Velvet’s rich texture exudes luxury. It is used widely in fashion and interior design industries and has long been a go-to fabric for adding exquisite touches of sophistication and elegance. Although its extravagant feel may come off a little intimidating, velvet is, in fact, a practical option for any home, business, or apparel. It has remained a staple in the world of textiles for over a thousand years.
Many have formed speculations and questions about velvet’s background, but it is commonly believed to have originated from the Far East. Fragments of velvet featuring low, untrimmed piles have been found in China dating back to several old dynasties. Traditional velvets made from fine silk were first woven meticulously by hand. It was widely associated with nobility because of its softness and glamorous appearance. Trade routes eventually brought the lush fabric to Venice and became a statement in Europe’s wealthiest and most fashionable homes.
Velvet is taking the world of fashion and interior design by storm, but there are hearsays about the fabric being too high-maintenance. Here’s a list dispelling rumors and stating facts:
1. It’s Incredibly Versatile
Velvet exudes glamour on its own unlike most textiles that need to be sewn or designed to obtain a high-class appearance. Despite what others think, it’s not limited to clothing and is perfectly adaptable in houses and offices. Velvet is available in an extensive array of shapes and forms — from large, intricate pieces like upholstered sofas and beds to smaller pieces such as throw pillows and placemats. It transcends interior designs beautifully with its luminous sheen and can transform any room dramatically. It also works just as well in a palette-cleansing, masculine space.
With velvet, consumers have the options to go all-out or keep it sweet and simple.
2. It Can Be Dyed
Contrary to popular belief, velvet is one of the easiest fabrics to dye because of its fast liquid-absorbing properties that easily soak up colorants. Since the surface of velvet is extremely thick, any velvet-upholstered couch can subsume dye without having to remove the fabric. Dye, warm water, and a sponge combined with a gentle touch are the key necessities to transform velvet furniture within 24 hours.
3. The Queen Loves It
Before the emergence of modern industrial looms, velvet was incredibly costly to produce, which is why sole access to the upscale accent was limited to the wealthy and the church. Nobles, in particular, loved how the fabric was capable of absorbing richly hued dyes. Up to this day, it a staple in Queen Elizabeth II wardrobe as she continues to wear dyed velvet robes and regalia during formal ceremonies.
4. It’s Easy to Clean
Many modern engineering techniques enable the production of velvet textiles to be dirt-resistant, easy-to-clean, and adaptable to high-traffic use. But in case of accidents, the simplest way to maintain velvet is to take the necessary time to clean it daily. Using a vacuum’s hand-held nozzle on velvet pieces can get rid of unwanted dirt caught inside the pile.
When it comes to spillage, juices and sodas are typically easy to clean. Velvet is often treated with stain repellents, so gentle dabs with a damp cloth can quickly solve the problem. It’s important to take immediate action since it’s trickier to remove spills on velvet once it dries and become a stain.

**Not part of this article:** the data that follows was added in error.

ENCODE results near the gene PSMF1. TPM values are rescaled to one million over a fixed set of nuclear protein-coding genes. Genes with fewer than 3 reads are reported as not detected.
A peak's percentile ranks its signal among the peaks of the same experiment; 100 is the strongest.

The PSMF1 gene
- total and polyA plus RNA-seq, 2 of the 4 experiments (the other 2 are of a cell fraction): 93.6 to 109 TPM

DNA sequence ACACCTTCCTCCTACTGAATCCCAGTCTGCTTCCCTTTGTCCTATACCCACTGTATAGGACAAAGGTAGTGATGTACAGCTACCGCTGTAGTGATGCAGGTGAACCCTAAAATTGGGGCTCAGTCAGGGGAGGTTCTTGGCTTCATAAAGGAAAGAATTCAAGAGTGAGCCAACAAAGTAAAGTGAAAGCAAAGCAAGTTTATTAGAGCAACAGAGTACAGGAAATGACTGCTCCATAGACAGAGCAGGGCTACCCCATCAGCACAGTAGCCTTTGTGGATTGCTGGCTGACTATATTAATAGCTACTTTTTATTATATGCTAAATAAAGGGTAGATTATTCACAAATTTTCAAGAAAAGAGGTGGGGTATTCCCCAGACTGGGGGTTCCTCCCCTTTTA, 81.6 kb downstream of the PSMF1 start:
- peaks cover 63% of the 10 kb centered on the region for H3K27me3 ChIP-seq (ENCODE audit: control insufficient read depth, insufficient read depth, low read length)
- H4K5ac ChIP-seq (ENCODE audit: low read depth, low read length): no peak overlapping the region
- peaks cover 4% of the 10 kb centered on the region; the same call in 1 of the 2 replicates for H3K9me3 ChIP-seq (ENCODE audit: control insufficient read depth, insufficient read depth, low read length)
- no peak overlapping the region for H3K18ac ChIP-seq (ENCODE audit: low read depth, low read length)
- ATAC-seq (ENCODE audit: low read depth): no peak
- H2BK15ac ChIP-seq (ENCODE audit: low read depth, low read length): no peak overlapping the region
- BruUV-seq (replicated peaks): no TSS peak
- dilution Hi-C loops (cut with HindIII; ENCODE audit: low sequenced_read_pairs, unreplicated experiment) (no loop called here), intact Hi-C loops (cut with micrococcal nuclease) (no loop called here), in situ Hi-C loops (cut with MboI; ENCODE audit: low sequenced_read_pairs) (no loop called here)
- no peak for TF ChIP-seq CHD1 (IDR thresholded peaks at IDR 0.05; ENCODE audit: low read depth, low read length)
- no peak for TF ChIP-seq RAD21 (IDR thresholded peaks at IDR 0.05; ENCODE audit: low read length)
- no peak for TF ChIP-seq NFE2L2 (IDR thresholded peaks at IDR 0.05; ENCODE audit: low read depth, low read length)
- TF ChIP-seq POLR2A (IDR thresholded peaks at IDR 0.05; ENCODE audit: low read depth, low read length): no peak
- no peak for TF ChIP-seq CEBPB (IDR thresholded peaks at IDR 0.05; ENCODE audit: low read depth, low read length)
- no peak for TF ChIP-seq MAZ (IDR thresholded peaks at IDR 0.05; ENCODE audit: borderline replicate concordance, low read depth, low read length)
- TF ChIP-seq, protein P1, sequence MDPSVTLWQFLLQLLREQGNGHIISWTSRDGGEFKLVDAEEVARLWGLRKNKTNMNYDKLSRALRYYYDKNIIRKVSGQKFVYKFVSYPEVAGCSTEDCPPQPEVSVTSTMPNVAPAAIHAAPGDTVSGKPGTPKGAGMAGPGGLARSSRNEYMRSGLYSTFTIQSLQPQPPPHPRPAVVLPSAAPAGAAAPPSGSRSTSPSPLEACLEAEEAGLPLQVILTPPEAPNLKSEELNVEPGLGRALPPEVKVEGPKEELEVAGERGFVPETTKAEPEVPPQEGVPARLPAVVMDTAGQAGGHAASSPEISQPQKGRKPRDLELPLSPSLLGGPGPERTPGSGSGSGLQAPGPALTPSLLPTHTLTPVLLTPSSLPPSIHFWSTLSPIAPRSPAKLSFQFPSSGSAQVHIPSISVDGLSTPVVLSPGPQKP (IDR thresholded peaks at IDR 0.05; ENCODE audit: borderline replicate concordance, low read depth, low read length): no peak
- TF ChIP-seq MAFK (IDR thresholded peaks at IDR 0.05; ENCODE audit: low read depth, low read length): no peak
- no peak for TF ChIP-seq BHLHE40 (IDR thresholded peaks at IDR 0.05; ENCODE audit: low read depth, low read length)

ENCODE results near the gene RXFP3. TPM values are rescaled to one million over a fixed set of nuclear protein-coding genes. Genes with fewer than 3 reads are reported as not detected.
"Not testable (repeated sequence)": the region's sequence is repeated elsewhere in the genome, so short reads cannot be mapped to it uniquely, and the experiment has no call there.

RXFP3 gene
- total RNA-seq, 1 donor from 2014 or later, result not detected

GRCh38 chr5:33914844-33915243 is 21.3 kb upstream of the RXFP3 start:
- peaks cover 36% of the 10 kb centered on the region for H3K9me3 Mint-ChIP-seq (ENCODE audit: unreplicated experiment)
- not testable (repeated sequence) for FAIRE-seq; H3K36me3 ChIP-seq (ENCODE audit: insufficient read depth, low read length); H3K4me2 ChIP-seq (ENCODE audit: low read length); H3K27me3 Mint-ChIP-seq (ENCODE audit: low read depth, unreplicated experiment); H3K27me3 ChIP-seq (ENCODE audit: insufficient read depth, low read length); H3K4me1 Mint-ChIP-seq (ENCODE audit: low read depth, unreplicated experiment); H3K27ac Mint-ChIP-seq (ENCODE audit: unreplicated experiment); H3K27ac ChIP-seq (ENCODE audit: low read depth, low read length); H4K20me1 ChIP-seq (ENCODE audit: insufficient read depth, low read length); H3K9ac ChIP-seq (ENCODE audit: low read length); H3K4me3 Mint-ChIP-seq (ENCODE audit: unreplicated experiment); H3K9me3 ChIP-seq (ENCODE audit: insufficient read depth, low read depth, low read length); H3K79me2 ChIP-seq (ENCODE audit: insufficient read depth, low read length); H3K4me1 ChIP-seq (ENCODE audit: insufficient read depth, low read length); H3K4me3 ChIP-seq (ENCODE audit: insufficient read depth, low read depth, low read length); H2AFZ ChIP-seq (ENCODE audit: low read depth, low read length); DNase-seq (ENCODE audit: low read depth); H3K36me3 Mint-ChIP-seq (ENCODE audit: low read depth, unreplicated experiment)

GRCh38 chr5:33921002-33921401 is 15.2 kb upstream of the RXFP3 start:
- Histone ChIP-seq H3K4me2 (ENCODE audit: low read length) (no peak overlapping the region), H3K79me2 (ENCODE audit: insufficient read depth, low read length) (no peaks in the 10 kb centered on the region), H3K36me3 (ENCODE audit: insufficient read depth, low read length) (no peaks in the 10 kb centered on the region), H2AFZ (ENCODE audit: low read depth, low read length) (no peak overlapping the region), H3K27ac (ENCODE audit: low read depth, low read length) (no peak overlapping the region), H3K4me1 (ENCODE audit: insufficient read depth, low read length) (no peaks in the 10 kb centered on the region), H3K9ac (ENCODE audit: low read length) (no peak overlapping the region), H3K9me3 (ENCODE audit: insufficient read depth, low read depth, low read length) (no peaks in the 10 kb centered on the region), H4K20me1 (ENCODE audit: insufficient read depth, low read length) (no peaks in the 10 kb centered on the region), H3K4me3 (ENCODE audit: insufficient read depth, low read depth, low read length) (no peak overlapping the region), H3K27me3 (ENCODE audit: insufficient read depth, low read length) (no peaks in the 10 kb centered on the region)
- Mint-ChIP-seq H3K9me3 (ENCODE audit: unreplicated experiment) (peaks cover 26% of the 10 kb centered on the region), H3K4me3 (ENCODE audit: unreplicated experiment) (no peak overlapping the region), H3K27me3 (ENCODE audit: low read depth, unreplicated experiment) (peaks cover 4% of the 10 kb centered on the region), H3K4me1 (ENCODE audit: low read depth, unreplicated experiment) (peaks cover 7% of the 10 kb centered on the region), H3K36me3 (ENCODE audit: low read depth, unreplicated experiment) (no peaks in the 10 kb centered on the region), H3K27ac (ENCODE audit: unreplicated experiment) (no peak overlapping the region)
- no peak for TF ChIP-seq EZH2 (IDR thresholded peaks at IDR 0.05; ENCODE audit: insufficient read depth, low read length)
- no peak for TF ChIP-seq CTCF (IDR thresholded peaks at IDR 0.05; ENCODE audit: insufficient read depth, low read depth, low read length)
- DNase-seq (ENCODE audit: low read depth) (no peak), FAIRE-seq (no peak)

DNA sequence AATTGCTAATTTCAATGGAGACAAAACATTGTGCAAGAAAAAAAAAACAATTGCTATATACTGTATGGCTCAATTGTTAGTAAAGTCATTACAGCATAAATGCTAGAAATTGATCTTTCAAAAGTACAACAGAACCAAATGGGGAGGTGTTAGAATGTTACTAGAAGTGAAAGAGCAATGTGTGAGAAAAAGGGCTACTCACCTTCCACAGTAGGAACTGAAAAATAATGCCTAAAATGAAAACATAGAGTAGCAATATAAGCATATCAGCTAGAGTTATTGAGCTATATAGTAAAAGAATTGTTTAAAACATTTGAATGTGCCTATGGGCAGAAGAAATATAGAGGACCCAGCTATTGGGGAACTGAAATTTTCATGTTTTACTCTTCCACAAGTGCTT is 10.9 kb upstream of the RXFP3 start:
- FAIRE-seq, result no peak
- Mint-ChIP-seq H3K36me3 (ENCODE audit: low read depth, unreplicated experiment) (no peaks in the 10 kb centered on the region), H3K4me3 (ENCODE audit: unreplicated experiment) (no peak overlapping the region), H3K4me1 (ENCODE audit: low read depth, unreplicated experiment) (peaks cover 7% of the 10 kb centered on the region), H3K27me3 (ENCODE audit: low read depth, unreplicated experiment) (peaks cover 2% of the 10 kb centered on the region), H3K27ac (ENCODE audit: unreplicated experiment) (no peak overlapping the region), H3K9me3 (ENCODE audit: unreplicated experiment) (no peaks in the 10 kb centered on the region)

5 .It’s Made Up of Multiple Yarns
Nowadays, velvet is produced by using different types of yarn comprised of cotton, linen, wool, or a combination of synthetic fibers instead of fine silk.
Unlike the majority of fabrics, velvet requires an abundance of yarn to materialize. It’s made up of one set of filing thread and two sets of wrap threads that are woven on two pieces of cloth with the help of special looms. Blades are used to cut into the two pieces of cloth, creating two uniform pieces called velvet piles that give the fabric its soft and amplified texture.
6. It’s Not Just About Looks
From ravishing plum sofas to navy accent chairs, it’s easy to associate velvet furnishings with vivid colors pleasing to the eye. While its sheen in darker and softer shades are equally alluring, the tactile nature of velvet fabrics is an important part of why people rave about it. The plush pleasure of velvet is unlike any other. With its texture and extravagant feel, velvet is a satisfying upgrade from silk’s soft, flat surface.
7. It Stands the Test of Time
It’s easy to believe that velvet is hard to maintain because it tends to ruffle up or becomes, what experts call “bruised.” In truth, the fabric isn’t as delicate or as high-maintenance as people presume. It can last for decades if administered with proper care and maintenance. Velvet sectional is also a practical option for a family room that gets a lot of action since it will hold up beautifully after years of wear.
Gently steaming or brushing back a bruised pile of velvet can quickly smooth it back out. Some heavier imprints may become permanent, but think of them as patinas that will give the piece character and a sense of antiquity. Velvet is a lot like fine wine in a sense that it gets better with age.
Velvet After the Industrial Revolution
Velvet production has become mechanized after the Industrial Revolution, making it so much easier and faster to manufacture. A wider selection of fibers has become available, and velvet became more accessible to home décor aficionados with more colors, patterns, weights, and applications. Although the rich and famous still prefer traditional velvet, the textile, initially associated with ultimate luxury, has become inexpensive and more vastly available in the modern era.
Velvet is comparable to clothing, furnishings, and upholsteries made of satin or sheer silk because of its overall smooth feel and richness. However, velvet is often preferred over the latter on the basis that velvet is now available in more cost-effective varieties.